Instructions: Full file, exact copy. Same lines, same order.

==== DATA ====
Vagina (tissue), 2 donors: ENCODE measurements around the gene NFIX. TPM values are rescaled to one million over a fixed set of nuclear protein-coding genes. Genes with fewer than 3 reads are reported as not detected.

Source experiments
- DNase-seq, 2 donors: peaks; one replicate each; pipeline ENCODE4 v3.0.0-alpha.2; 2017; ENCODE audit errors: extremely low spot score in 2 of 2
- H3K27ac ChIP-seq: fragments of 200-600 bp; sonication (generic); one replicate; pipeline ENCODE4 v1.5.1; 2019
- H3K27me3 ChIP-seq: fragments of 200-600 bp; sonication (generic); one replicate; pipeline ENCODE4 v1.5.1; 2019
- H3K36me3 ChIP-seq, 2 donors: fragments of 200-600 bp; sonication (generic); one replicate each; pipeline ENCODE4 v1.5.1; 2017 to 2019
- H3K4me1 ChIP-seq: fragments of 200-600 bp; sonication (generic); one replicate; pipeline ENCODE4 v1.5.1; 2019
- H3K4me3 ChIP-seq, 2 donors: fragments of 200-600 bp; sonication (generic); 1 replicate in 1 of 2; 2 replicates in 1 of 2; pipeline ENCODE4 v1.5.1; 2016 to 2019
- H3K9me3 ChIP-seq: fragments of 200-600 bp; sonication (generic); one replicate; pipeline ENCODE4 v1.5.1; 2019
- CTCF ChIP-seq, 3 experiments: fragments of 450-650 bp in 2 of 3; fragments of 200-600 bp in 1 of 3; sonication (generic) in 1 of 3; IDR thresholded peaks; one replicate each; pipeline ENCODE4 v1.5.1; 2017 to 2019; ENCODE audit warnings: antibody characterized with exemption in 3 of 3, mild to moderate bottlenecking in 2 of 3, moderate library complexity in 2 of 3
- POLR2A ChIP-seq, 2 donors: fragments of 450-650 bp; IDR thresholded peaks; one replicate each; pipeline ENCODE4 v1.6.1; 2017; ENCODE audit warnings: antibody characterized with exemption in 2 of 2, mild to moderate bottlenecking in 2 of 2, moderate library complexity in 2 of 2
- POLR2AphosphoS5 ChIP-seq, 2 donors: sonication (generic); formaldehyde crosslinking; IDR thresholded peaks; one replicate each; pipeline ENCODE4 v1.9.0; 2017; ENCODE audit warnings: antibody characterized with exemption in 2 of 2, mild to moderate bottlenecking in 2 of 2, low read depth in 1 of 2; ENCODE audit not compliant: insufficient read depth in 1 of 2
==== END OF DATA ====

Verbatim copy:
Vagina (tissue), 2 donors: ENCODE measurements around the gene NFIX. TPM values are rescaled to one million over a fixed set of nuclear protein-coding genes. Genes with fewer than 3 reads are reported as not detected.

Source experiments
- DNase-seq, 2 donors: peaks; one replicate each; pipeline ENCODE4 v3.0.0-alpha.2; 2017; ENCODE audit errors: extremely low spot score in 2 of 2
- H3K27ac ChIP-seq: fragments of 200-600 bp; sonication (generic); one replicate; pipeline ENCODE4 v1.5.1; 2019
- H3K27me3 ChIP-seq: fragments of 200-600 bp; sonication (generic); one replicate; pipeline ENCODE4 v1.5.1; 2019
- H3K36me3 ChIP-seq, 2 donors: fragments of 200-600 bp; sonication (generic); one replicate each; pipeline ENCODE4 v1.5.1; 2017 to 2019
- H3K4me1 ChIP-seq: fragments of 200-600 bp; sonication (generic); one replicate; pipeline ENCODE4 v1.5.1; 2019
- H3K4me3 ChIP-seq, 2 donors: fragments of 200-600 bp; sonication (generic); 1 replicate in 1 of 2; 2 replicates in 1 of 2; pipeline ENCODE4 v1.5.1; 2016 to 2019
- H3K9me3 ChIP-seq: fragments of 200-600 bp; sonication (generic); one replicate; pipeline ENCODE4 v1.5.1; 2019
- CTCF ChIP-seq, 3 experiments: fragments of 450-650 bp in 2 of 3; fragments of 200-600 bp in 1 of 3; sonication (generic) in 1 of 3; IDR thresholded peaks; one replicate each; pipeline ENCODE4 v1.5.1; 2017 to 2019; ENCODE audit warnings: antibody characterized with exemption in 3 of 3, mild to moderate bottlenecking in 2 of 3, moderate library complexity in 2 of 3
- POLR2A ChIP-seq, 2 donors: fragments of 450-650 bp; IDR thresholded peaks; one replicate each; pipeline ENCODE4 v1.6.1; 2017; ENCODE audit warnings: antibody characterized with exemption in 2 of 2, mild to moderate bottlenecking in 2 of 2, moderate library complexity in 2 of 2
- POLR2AphosphoS5 ChIP-seq, 2 donors: sonication (generic); formaldehyde crosslinking; IDR thresholded peaks; one replicate each; pipeline ENCODE4 v1.9.0; 2017; ENCODE audit warnings: antibody characterized with exemption in 2 of 2, mild to moderate bottlenecking in 2 of 2, low read depth in 1 of 2; ENCODE audit not compliant: insufficient read depth in 1 of 2